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Books for Exploring the Dignity of the Non-Human World

Holly Johnson, University of Cincinnati, Cincinnati, OH

Pax by by Sara Pennypacker and illustrated by Jon KlassenThe environment has become a critical issue for a majority of people around the world. There are a number of ways to address the issue, and one of those ways is through an eco-cosmopolitan perspective. Eco-cosmopolitanism is “an attempt to envision individuals and groups as part of planetary ‘imagined communities’ of both human and nonhuman kinds” (Heise, 2008, p. 61). In children’s literature, we often get the perspective of an animal or insect. From Peter Rabbit (Potter, 1999) to Watership Down (Adams, 2014) to Charlotte’s Web (White, 2012) to more current texts such as Alice’s Farm (Wood, 2020) and Pax (Pennypacker, 2019), readers are delighted by the antics and/or adventures found within these marvelous examples of non-human creatures interacting in the world. Humorous tales such as the two Skunk and Badger stories (Timberlake, 2020; 2021) make us laugh, while Pax (Pennypacker, 2019), Pax Journey Home (2021) and Charlotte’s Web (White, 2012) can develop empathy for the living things outside the “human” realm. Continue reading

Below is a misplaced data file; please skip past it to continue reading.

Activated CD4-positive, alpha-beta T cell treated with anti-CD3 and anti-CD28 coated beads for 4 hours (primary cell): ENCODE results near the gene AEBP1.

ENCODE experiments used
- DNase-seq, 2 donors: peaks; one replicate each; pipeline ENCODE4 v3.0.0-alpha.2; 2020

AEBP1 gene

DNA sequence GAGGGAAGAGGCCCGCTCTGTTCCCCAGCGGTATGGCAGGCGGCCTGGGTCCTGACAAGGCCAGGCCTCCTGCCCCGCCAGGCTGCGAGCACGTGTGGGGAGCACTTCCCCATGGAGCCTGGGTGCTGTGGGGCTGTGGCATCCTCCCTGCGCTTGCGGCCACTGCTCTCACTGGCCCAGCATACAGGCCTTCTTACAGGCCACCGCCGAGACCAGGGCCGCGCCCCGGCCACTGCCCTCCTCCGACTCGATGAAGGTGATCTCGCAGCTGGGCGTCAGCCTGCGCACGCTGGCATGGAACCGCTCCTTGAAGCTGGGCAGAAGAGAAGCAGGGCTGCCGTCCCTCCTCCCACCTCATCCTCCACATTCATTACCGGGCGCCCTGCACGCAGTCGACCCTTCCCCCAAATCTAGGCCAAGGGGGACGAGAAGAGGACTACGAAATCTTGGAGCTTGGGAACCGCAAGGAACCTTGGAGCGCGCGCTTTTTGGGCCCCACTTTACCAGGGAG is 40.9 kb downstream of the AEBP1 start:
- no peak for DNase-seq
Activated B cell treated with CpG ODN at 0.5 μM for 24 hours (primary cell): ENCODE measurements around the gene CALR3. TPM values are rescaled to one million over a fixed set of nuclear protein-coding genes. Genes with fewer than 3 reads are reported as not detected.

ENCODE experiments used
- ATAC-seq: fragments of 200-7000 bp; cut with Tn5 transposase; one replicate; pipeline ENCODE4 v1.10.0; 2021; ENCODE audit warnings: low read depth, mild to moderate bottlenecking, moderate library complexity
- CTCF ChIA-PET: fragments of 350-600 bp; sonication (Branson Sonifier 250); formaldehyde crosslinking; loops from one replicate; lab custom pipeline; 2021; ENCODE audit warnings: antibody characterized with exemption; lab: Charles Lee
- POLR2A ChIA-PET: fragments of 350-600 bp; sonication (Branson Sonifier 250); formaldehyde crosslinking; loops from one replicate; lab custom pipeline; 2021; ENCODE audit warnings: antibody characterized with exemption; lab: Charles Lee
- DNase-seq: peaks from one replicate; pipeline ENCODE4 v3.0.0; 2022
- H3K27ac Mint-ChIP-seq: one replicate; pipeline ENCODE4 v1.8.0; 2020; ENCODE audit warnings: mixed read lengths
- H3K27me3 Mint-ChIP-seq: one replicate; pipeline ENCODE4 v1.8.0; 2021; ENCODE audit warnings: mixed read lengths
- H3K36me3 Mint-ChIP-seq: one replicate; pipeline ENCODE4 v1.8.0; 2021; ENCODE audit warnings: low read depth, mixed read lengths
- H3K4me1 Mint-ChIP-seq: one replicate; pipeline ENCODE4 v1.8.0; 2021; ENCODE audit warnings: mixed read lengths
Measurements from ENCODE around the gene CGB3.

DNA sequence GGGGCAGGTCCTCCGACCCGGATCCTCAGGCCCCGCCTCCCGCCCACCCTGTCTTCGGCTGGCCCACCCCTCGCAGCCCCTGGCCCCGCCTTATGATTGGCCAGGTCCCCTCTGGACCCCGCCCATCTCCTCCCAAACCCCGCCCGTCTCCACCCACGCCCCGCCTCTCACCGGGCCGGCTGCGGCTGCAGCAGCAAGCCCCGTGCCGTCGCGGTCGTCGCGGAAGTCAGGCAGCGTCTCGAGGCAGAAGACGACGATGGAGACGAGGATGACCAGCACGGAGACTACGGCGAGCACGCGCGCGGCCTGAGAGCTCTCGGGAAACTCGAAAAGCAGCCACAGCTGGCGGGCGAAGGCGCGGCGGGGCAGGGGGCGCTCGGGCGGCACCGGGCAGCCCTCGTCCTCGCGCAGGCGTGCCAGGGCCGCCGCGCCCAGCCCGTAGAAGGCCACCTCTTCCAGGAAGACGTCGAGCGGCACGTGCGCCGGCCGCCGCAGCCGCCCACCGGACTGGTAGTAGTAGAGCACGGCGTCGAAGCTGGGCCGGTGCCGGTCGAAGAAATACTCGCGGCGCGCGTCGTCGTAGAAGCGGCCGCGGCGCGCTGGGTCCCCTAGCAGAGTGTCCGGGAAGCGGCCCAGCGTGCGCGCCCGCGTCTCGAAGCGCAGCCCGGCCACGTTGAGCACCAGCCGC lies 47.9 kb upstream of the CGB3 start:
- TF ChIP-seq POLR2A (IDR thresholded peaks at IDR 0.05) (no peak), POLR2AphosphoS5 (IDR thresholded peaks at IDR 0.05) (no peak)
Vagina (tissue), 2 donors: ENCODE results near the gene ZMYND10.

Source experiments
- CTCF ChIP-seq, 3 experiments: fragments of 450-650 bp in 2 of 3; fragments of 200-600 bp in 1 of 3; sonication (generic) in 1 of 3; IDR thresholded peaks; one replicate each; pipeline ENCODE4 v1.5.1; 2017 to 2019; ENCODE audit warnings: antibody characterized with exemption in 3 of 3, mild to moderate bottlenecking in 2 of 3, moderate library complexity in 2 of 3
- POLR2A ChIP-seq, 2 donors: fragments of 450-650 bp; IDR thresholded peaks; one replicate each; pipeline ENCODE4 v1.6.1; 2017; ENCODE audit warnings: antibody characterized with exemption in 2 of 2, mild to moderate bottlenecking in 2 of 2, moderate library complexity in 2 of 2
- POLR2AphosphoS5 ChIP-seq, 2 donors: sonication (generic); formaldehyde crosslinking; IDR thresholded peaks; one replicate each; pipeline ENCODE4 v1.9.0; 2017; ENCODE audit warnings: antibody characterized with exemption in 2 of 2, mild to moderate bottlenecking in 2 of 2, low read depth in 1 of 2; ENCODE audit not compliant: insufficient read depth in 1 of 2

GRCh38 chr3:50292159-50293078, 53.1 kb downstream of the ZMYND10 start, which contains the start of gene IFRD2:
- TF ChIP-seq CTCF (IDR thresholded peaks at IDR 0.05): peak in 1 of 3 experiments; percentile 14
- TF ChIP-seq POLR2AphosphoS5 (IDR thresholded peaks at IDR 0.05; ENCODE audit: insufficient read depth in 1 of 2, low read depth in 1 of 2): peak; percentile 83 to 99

WOW Recommends: Book of the Month

WOW Recommends: Borders

Questions of sovereignty, citizenship, and who gets to decide are the central issues in Borders (2021), a graphic novel with expressive colorful illustrations representing a realistic sensibility. A first-person narrative told from the perspective of a young boy, readers follow along on a road trip between the Blackfoot Reserve in Canada to the border between Canada and the United States. Upon reaching the border, those wishing to cross the border either for returning to their own country or entering the visiting country must declare their citizenship. When asked for her citizenship, the boy’s mother responds, “Blackfoot.” This creates a dilemma for the border guards, as she is expected to answer either “Canadian” or “USA.” Because she refuses to claim any citizenship other than her tribal affiliation, the boy and his mother are not allowed in the USA, and are turned back. But once they return to the border crossing into Canada, they not allowed into Canada because the boy’s mother responds in the same way when asked her citizenship. Continue reading